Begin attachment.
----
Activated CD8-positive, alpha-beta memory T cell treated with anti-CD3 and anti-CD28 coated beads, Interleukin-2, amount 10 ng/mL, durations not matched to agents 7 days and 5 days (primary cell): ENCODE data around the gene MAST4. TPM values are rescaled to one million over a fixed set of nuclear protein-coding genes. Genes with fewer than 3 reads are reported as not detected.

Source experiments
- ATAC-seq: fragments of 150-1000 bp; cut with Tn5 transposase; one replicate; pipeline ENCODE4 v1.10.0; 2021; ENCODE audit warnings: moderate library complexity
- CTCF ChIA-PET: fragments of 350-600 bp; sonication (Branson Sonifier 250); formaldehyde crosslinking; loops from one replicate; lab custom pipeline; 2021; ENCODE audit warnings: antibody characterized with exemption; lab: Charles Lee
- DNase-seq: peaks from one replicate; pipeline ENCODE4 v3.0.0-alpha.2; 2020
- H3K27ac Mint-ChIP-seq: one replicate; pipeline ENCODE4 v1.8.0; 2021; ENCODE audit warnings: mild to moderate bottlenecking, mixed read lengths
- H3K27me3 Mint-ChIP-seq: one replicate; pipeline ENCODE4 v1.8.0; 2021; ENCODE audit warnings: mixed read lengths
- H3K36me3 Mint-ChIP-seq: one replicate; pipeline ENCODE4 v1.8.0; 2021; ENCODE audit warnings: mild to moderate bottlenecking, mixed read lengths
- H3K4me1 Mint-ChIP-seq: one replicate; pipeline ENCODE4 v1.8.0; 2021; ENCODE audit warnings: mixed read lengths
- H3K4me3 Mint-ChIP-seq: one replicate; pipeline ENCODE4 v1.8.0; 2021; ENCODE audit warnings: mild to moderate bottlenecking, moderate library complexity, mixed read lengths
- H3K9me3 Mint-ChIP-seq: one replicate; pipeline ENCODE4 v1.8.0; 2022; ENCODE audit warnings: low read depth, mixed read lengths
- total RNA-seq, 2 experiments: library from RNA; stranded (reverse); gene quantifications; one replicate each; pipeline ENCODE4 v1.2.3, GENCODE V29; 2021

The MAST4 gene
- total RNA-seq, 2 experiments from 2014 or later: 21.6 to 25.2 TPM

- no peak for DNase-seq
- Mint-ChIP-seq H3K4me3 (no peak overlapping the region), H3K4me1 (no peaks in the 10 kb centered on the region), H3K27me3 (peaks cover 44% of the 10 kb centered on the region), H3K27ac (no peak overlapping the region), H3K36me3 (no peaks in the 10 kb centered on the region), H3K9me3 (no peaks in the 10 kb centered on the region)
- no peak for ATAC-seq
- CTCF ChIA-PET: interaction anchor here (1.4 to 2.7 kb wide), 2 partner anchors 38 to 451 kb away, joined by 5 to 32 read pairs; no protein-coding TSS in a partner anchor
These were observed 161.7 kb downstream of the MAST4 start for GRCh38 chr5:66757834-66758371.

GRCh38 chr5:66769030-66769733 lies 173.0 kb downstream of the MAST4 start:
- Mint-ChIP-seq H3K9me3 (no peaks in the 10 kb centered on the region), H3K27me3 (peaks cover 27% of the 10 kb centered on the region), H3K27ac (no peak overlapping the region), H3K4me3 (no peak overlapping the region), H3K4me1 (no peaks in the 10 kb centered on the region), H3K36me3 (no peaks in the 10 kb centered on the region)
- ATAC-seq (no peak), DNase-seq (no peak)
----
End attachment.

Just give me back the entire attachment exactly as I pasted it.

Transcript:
Activated CD8-positive, alpha-beta memory T cell treated with anti-CD3 and anti-CD28 coated beads, Interleukin-2, amount 10 ng/mL, durations not matched to agents 7 days and 5 days (primary cell): ENCODE data around the gene MAST4. TPM values are rescaled to one million over a fixed set of nuclear protein-coding genes. Genes with fewer than 3 reads are reported as not detected.

Source experiments
- ATAC-seq: fragments of 150-1000 bp; cut with Tn5 transposase; one replicate; pipeline ENCODE4 v1.10.0; 2021; ENCODE audit warnings: moderate library complexity
- CTCF ChIA-PET: fragments of 350-600 bp; sonication (Branson Sonifier 250); formaldehyde crosslinking; loops from one replicate; lab custom pipeline; 2021; ENCODE audit warnings: antibody characterized with exemption; lab: Charles Lee
- DNase-seq: peaks from one replicate; pipeline ENCODE4 v3.0.0-alpha.2; 2020
- H3K27ac Mint-ChIP-seq: one replicate; pipeline ENCODE4 v1.8.0; 2021; ENCODE audit warnings: mild to moderate bottlenecking, mixed read lengths
- H3K27me3 Mint-ChIP-seq: one replicate; pipeline ENCODE4 v1.8.0; 2021; ENCODE audit warnings: mixed read lengths
- H3K36me3 Mint-ChIP-seq: one replicate; pipeline ENCODE4 v1.8.0; 2021; ENCODE audit warnings: mild to moderate bottlenecking, mixed read lengths
- H3K4me1 Mint-ChIP-seq: one replicate; pipeline ENCODE4 v1.8.0; 2021; ENCODE audit warnings: mixed read lengths
- H3K4me3 Mint-ChIP-seq: one replicate; pipeline ENCODE4 v1.8.0; 2021; ENCODE audit warnings: mild to moderate bottlenecking, moderate library complexity, mixed read lengths
- H3K9me3 Mint-ChIP-seq: one replicate; pipeline ENCODE4 v1.8.0; 2022; ENCODE audit warnings: low read depth, mixed read lengths
- total RNA-seq, 2 experiments: library from RNA; stranded (reverse); gene quantifications; one replicate each; pipeline ENCODE4 v1.2.3, GENCODE V29; 2021

The MAST4 gene
- total RNA-seq, 2 experiments from 2014 or later: 21.6 to 25.2 TPM

- no peak for DNase-seq
- Mint-ChIP-seq H3K4me3 (no peak overlapping the region), H3K4me1 (no peaks in the 10 kb centered on the region), H3K27me3 (peaks cover 44% of the 10 kb centered on the region), H3K27ac (no peak overlapping the region), H3K36me3 (no peaks in the 10 kb centered on the region), H3K9me3 (no peaks in the 10 kb centered on the region)
- no peak for ATAC-seq
- CTCF ChIA-PET: interaction anchor here (1.4 to 2.7 kb wide), 2 partner anchors 38 to 451 kb away, joined by 5 to 32 read pairs; no protein-coding TSS in a partner anchor
These were observed 161.7 kb downstream of the MAST4 start for GRCh38 chr5:66757834-66758371.

GRCh38 chr5:66769030-66769733 lies 173.0 kb downstream of the MAST4 start:
- Mint-ChIP-seq H3K9me3 (no peaks in the 10 kb centered on the region), H3K27me3 (peaks cover 27% of the 10 kb centered on the region), H3K27ac (no peak overlapping the region), H3K4me3 (no peak overlapping the region), H3K4me1 (no peaks in the 10 kb centered on the region), H3K36me3 (no peaks in the 10 kb centered on the region)
- ATAC-seq (no peak), DNase-seq (no peak)